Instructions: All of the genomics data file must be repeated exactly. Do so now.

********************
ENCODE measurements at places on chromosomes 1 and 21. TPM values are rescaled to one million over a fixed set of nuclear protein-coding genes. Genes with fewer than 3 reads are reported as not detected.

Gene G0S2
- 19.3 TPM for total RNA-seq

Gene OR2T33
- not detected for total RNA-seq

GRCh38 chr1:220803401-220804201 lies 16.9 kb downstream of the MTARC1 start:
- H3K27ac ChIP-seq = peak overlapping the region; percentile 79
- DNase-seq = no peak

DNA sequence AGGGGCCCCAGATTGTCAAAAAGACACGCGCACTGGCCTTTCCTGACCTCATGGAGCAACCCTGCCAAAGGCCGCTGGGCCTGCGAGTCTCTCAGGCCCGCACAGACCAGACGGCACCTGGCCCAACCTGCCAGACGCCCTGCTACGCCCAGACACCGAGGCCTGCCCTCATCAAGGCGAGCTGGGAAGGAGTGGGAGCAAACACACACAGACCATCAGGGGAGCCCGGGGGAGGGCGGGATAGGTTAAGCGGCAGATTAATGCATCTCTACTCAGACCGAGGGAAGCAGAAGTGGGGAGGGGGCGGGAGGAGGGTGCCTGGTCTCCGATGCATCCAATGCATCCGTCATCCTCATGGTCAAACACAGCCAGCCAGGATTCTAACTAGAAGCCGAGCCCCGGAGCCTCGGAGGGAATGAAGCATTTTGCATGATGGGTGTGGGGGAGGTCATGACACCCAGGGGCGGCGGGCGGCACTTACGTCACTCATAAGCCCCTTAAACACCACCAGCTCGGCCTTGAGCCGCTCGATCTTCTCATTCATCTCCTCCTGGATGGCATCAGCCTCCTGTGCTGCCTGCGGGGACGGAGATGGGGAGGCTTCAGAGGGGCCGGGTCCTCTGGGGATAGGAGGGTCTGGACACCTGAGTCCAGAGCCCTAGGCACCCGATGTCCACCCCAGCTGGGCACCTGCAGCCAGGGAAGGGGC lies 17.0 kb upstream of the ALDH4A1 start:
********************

ENCODE measurements at places on chromosomes 1 and 21. TPM values are rescaled to one million over a fixed set of nuclear protein-coding genes. Genes with fewer than 3 reads are reported as not detected.

Gene G0S2
- 19.3 TPM for total RNA-seq

Gene OR2T33
- not detected for total RNA-seq

GRCh38 chr1:220803401-220804201 lies 16.9 kb downstream of the MTARC1 start:
- H3K27ac ChIP-seq = peak overlapping the region; percentile 79
- DNase-seq = no peak

DNA sequence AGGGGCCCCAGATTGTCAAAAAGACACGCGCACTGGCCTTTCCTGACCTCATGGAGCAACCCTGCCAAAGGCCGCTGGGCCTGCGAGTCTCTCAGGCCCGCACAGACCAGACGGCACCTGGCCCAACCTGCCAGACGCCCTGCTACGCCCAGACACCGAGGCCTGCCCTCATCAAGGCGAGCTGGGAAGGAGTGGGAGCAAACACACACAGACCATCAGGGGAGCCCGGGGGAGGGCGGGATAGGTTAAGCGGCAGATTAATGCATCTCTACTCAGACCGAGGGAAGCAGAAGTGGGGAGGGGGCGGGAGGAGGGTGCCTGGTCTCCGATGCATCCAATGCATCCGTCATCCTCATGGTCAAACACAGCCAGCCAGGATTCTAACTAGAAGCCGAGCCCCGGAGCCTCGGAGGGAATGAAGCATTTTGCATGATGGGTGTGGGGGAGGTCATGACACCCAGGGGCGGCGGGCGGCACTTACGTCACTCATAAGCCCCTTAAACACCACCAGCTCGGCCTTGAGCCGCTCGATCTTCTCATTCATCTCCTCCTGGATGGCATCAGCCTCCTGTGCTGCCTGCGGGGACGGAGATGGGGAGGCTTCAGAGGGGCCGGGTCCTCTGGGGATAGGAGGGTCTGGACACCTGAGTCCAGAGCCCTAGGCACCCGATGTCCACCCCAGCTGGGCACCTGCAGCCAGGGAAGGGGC lies 17.0 kb upstream of the ALDH4A1 start: